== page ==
Re: grassroots

Tue, 18 Jun 1996 16:43:54 -0400

I'll respond to one piece of Eide's comment, rather than wading through his
whole response.

> Ever since the tax revolt in late 70's you have had a
>massive grass roots movement akin to the 60's that favors the
>conservative agenda. I'm not for it that is simply the case.

For starters, there's little evidence of there being any kind of grass roots
movement on the right (outside of the high-stakes, big-money, well-oiled
Christian Right, all I can think of is the militia-types). THIS (below) is
another matter:
>The 'grass roots' in this country turned against the welfare
>state big time, turned against tax system big time, turned
>against quotas/social engineering big time, turned against the
>legal system big time, turned against the belt-way big time.
>That is the '60's' revolt of this era.

First, public opinion polling has showed that consistently --through the
Reagan-Bush years, through Newt and Bill-the-Centrist-- the American public
has stayed remarkably consistent in their support for the "welfare state"
--when you look at questions about the role of government in the concrete,
outside of welfare per se (AFDC-type, with the mythologies about it), the
American public supports the welfare state, supports an active role of
government in helping remedy injustices, helping the jobless, helping to
ensure that all have adequate health care, etc. See Joel Rogers & T.
Ferguson's book Right Turn for some helpful documentation on this re. the 80s.
My own research has shown that the public "turn against taxation" (i.e., the
tax revolt of the latter 70s early 80s) was primarily driven by concerns
about the inequity rather than the overall level of taxation, along with
concern that govt. services were not as effective as they could be.

Sure there's resentment against taxes when people are on fixed incomes; sure
there's resentment against a distant government that seems continually in the
back pocket of Big Business & the wealthy (again, public opinion demonstrates
this rather remarkably)... Sure there's alienation from the Beltway. But I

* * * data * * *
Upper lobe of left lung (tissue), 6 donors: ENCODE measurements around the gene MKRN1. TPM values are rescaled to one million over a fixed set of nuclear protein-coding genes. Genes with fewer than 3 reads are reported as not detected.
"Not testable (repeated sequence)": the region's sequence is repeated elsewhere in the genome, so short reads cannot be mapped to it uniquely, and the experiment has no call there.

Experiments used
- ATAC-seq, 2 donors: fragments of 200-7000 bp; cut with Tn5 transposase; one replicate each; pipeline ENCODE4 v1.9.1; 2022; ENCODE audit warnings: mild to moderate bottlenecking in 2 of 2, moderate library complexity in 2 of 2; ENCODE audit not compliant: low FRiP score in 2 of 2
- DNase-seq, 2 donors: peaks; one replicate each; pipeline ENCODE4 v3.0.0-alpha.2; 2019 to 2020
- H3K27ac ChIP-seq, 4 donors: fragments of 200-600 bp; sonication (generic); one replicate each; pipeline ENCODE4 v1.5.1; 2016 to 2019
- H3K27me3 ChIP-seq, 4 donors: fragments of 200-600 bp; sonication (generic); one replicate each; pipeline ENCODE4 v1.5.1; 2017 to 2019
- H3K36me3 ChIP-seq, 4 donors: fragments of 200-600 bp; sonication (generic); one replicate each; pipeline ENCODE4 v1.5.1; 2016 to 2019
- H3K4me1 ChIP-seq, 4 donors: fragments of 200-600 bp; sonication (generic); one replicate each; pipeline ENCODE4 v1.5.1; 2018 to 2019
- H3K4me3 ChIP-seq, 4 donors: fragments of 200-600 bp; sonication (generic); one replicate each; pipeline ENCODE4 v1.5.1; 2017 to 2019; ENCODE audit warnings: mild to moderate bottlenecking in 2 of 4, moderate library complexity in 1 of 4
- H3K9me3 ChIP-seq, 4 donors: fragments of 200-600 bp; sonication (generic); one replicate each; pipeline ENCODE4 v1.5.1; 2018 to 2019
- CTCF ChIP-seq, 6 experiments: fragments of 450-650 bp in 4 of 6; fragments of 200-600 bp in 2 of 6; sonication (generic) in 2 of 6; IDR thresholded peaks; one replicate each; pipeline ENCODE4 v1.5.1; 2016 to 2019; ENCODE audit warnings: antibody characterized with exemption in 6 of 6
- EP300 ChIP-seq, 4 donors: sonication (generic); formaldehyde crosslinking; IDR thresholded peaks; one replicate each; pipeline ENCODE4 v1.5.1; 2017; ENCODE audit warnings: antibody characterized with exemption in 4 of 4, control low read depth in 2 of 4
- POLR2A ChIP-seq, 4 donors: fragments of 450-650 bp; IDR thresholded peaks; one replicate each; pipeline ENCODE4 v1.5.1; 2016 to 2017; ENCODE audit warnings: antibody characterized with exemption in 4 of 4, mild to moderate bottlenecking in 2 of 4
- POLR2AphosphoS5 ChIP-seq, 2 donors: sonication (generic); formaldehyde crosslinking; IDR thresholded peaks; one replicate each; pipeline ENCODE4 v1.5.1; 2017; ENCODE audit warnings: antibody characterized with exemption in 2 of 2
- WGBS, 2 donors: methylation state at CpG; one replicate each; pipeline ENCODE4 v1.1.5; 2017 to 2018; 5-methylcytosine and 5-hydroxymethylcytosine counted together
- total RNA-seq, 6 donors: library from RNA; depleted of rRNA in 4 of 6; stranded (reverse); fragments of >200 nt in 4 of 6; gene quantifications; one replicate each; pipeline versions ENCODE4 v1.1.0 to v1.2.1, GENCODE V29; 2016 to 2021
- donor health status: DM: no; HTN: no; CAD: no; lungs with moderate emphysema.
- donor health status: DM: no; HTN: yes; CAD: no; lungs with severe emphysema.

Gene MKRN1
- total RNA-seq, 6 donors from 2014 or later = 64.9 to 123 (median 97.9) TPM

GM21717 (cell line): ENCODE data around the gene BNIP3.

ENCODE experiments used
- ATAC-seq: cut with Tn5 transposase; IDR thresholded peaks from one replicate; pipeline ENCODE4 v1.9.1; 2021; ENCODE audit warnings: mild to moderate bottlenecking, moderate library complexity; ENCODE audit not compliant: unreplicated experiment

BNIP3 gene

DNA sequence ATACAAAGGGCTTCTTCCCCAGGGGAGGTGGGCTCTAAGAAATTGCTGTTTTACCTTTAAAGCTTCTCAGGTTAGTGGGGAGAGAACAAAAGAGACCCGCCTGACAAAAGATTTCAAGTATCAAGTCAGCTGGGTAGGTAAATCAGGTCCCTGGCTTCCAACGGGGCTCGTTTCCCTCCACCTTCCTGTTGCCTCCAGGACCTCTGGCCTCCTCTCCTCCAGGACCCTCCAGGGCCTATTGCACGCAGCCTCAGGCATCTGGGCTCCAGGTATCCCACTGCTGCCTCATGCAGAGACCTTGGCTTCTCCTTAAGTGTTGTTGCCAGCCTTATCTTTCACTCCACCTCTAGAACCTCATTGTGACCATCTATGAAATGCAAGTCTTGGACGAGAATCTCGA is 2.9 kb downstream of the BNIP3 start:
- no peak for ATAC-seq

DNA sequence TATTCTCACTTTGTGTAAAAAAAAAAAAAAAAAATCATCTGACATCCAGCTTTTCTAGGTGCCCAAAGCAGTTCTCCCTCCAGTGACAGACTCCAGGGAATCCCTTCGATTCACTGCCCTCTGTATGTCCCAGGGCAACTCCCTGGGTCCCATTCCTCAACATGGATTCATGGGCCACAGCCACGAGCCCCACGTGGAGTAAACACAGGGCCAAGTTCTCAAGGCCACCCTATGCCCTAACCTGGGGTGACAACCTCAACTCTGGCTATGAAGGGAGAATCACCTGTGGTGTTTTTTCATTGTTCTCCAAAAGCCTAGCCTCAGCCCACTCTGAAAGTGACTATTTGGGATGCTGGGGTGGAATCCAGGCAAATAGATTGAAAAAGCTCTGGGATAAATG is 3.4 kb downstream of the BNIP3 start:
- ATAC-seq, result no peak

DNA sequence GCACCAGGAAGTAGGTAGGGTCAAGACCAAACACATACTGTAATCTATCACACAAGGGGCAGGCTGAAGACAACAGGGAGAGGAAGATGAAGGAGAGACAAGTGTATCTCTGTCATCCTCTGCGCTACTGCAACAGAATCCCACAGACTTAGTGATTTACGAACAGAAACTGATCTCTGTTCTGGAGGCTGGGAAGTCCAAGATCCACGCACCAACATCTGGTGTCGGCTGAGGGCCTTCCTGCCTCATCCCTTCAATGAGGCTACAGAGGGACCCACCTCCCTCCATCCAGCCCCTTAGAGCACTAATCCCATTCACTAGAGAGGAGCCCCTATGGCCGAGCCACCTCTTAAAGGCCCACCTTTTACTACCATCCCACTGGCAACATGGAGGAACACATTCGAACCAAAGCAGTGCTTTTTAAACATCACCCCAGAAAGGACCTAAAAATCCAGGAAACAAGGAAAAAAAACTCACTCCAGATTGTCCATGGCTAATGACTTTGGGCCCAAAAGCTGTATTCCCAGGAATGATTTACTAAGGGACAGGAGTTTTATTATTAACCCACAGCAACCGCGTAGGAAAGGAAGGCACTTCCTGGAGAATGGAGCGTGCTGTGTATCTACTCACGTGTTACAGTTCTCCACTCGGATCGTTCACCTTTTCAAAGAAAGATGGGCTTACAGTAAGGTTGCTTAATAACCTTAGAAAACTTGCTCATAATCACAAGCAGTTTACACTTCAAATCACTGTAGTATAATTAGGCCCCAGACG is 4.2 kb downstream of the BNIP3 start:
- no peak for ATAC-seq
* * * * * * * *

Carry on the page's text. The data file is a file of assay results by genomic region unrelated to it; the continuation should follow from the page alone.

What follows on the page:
would argue that Eide overlooks the massive propaganda campaign waged by the
Right and the corporate elite (not the same thing, though often complementary)
(against the 60s, against the Great Society & other forms of liberalism,
against the "Vietnam syndrome", etc.) AND its spin on public disenchantment
and the alleged "grass roots" and thereby does precisely what the propagandists
do: (1) confuse public disenchantment with the elite's "spin" on that
disenchantment, and (2) substitute the elite's claims about public opinion/
grass roots, the little guy, etc. for actual public opinion. Not
surprisingly, this propaganda campaign has been virtually swallowed whole by
the mainstream media (again, a classic example is the war in Vietnam), and
thus one can readily come to see it as reality. [I recall a quote by Murray
Edelman & Lance Bennett about numerous examples of the mass news media
repeating an interpretation again and again until it takes on the feel of
objective fact (when in FACT it's erroneous). All of this is aided by the
market driven consumer culture which uses the 60s as an empty nostalgia hook
to sell things.
An example he cites himself is the parallel made in the mass media between the
militias and 60s groups like the Weathermen. He cites this as an example of how
the 90s grass roots revolt comes from the Right not the left. I'd cite it as an
example of how the media again distorts the 60s with superficial "analysis"
overlooking in the process the contextual realities of both struggles.

I'd add that his read of the left and the ecology movement is pretty strange,
since, as I argue in my book, the ecology movement was a natural outgrowth of
the 60s left (especially the antiwar left, and to a degree the
counterculture). In short, much of the ecology movement IS left (despite
tensions between growth-oriented socialist/labor parties and
ecologically-oriented Greens). I have no idea who Eide is talking about here.
Perhaps by Left he means Marxist-Leninists-Maoists.... but most of the Left that
I'm familiar with doesn't fit in this category, and it's a long leap to equate
Marxian criticism of capitalism with Leninism/Maoism. Perhaps that's the
problem, I don't know.

Ted Morgan

P.S. To Marc Gilbert. Can you send me your e-mail address?